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St. John’s Traditions

St. John’s College is a place where students study the works of history’s greatest thinkers. Founded in 1696 as King William’s School, St. John’s is the third oldest college in the United States. It’s no wonder students in Annapolis and Santa Fe have established traditions that date back decades or longer, from signing the college register during their first day on campus to taking part in senior prank days before graduation. Students, called “Johnnies,” enjoy many of the same activities as their predecessors from years past.

Tutors

St. John’s faculty members are called “tutors,” who lead classes across the liberal arts curriculum. Instead of serving as content experts or lecturers, tutors guide discussion and act as model learners.

Convocation and Signing the Register

The entire freshman class and new Graduate Institute students are part of Convocation, during which each of them signs the college register, shakes the president’s hand and receives a book to be used in class.

Ptolemy Stone

A Ptolemy Stone is an ancient device for measuring the angle of the sun compared to the earth, which is the basis for many navigational devices such as the sextant. A Ptolemy Stone is located on both campuses.

Waltz Parties

Both campuses enjoy active Waltz Committees. These dance enthusiasts hold dance lessons and host waltz parties, featuring many different themes. Lessons are held regularly and may include swing, waltz, polka, lindy hop and other styles depending on the time of year.

Prizes (for essays and others)

At the end of the year, prizes are awarded to an annual essay from each class (freshman, sophomore, junior and senior) as well as to original translations, original scientific experiments, original poetry, original artwork and original mathematics proofs.

Senior Prank

At the end of every school year, seniors perform skits, show videos and host an all-day cookout and party on campus. 

Guerilla Seminars

Small, often informally organized seminars on particular works are often held with a small group of students and no tutor, although sometimes a tutor will participate.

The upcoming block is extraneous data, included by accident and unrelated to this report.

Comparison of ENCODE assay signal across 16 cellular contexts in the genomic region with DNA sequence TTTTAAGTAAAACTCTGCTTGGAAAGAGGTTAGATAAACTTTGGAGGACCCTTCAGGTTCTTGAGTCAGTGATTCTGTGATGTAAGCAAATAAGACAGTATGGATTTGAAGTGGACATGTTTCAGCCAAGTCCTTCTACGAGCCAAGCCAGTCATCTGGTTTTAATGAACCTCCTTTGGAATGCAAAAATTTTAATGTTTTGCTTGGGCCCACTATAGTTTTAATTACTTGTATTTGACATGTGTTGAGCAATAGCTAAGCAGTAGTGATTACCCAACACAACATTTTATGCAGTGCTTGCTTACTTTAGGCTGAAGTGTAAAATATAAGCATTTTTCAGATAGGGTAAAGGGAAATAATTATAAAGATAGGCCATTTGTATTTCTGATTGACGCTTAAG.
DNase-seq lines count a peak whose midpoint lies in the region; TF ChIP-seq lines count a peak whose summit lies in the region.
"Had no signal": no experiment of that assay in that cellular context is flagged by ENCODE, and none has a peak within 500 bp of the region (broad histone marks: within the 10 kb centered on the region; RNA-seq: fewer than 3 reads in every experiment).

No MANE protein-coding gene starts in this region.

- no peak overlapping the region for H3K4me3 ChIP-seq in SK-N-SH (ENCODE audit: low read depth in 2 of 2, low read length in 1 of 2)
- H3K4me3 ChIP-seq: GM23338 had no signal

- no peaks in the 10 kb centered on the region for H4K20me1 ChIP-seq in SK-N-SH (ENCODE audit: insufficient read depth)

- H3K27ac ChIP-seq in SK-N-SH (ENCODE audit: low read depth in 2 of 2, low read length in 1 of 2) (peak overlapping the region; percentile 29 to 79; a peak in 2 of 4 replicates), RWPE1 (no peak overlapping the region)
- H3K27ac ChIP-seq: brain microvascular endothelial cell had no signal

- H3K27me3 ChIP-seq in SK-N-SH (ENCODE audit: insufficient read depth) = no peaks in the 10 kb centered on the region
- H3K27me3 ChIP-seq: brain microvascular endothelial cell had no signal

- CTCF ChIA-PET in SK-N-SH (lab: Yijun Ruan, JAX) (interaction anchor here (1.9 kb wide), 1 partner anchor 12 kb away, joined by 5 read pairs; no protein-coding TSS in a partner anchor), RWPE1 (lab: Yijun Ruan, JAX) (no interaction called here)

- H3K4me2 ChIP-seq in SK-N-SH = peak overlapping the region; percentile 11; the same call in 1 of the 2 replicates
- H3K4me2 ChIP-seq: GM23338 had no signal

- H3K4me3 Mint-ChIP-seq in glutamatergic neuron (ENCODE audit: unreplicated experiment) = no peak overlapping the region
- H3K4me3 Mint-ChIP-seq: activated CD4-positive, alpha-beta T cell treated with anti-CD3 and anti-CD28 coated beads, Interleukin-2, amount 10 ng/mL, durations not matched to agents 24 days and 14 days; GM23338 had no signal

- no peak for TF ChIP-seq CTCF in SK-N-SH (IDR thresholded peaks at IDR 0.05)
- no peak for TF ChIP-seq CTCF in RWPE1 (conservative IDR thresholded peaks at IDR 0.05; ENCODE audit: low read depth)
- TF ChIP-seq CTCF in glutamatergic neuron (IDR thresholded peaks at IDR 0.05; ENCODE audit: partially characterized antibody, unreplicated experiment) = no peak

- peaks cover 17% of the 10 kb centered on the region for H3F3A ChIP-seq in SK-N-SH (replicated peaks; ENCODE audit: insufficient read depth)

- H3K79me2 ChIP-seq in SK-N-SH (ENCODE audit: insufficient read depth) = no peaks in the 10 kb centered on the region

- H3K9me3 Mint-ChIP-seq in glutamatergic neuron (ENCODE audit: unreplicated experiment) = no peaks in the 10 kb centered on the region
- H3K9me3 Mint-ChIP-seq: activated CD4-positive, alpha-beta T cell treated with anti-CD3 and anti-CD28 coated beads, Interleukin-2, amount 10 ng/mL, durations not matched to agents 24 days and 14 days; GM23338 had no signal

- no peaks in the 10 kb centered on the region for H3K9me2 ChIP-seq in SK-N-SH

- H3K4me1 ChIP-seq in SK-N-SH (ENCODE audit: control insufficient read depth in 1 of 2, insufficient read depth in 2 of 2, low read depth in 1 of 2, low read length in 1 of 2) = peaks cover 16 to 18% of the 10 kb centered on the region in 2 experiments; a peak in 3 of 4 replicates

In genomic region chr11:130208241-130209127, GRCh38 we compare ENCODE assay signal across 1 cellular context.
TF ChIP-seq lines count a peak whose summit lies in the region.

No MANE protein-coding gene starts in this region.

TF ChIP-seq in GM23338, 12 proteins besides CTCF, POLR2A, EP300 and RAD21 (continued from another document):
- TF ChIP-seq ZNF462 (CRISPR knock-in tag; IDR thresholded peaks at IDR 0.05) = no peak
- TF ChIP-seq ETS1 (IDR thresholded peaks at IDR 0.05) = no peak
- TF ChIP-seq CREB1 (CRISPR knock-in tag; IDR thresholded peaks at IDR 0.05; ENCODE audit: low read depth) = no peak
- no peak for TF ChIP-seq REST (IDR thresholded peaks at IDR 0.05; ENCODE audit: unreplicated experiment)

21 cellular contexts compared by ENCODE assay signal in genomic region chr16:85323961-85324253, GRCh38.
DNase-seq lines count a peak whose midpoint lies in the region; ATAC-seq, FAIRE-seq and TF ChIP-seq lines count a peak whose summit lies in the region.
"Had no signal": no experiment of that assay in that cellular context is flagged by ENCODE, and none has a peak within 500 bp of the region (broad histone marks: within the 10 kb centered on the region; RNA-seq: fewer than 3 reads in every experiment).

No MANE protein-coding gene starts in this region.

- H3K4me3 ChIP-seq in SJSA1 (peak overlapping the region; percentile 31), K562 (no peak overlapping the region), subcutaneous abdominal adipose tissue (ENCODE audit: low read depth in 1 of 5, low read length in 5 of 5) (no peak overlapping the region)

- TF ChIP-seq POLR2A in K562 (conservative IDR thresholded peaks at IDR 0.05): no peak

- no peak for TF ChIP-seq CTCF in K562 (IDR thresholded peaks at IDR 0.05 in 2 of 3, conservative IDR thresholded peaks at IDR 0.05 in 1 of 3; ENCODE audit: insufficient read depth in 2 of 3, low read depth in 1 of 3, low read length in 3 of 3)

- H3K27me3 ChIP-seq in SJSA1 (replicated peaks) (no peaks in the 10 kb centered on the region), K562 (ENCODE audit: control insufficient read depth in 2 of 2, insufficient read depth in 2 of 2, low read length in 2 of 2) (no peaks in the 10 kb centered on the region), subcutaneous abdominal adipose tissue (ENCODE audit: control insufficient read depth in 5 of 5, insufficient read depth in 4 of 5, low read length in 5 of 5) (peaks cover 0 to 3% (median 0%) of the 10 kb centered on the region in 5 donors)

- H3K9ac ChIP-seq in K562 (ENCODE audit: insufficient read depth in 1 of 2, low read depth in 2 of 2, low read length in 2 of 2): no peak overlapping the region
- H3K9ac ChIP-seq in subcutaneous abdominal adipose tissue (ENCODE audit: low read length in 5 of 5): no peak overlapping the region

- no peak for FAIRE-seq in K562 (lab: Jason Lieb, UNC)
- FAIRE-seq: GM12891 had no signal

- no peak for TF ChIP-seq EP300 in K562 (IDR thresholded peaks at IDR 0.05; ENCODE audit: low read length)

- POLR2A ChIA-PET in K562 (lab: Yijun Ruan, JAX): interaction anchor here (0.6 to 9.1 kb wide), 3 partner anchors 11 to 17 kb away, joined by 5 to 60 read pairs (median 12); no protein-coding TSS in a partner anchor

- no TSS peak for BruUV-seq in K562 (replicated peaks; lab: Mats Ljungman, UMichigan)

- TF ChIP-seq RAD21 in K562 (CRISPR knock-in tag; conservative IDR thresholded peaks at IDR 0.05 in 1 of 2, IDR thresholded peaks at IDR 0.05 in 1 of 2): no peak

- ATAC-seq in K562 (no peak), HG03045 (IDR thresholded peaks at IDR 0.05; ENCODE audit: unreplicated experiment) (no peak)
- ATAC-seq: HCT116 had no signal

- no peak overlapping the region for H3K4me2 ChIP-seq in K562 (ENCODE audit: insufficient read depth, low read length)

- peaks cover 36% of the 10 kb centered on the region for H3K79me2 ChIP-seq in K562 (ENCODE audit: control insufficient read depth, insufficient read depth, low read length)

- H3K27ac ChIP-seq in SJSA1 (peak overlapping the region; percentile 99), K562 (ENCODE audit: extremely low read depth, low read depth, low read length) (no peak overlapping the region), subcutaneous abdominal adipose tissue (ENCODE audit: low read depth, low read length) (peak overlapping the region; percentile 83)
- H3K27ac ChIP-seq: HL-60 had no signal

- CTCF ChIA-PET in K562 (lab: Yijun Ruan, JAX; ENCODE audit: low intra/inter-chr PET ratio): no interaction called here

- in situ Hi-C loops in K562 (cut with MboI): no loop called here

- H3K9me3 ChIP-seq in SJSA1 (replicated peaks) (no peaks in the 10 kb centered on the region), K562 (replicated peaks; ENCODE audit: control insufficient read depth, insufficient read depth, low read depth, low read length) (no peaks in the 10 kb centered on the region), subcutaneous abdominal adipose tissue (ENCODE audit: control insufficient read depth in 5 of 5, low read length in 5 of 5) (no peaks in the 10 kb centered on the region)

Senior Oral

After seniors have submitted their essays, they each have an oral examination with three members of the faculty using their paper as the foundation. This is a public event; friends, family, peers, coworkers, and even people from town can come and observe this hour-long oral exam.

Mascots

Although the college does not have an official mascot, it does have a few unofficial ones—the most prominent being the axolotl and the platypus.

Axolotls

Aside from being one of the college’s unofficial mascots, axolotls live in the laboratories on both campuses, where they are observed in association with some of the readings of freshman lab.

Campus Dogs

Each campus has a canine companion. In Santa Fe, Seymour is a beloved black lab who has held the title of Library Dog since 2010. In Annapolis, Arcadia “Cadie” Spector was appointed campus dog in 2006. Campus dog walker is one of the most coveted student jobs.

Homerathon

For this tradition, students read aloud either the Odyssey or the Iliad (typically alternating each year) throughout the day, starting in the morning and ending late at night.

The Swing

Halfway up Monte Sol on the Santa Fe campus, Johnnies for years have taken in a beautiful view from a wooden swing hung from a tree.

Reality

A party held the weekend after the last full week of classes each year, Reality features skits, videos, dancing and a general party atmosphere. Sports, including Spartan Madball, also are played.

Ark Party

Students in Santa Fe gather at the beginning of the school year for an Ark Party, in which freshman carry the Ark of the Covenant up Monte Sol on the back of campus.

Welcome Parties: Achilles Rager and Black and White Ball

Parties to kick off the school year are held on each campus to welcome freshmen. In Santa Fe, there is the Black and White Ball and in Annapolis is the “Achilles Rager”—a nod to the rage of Achilles in Homer's Iliad.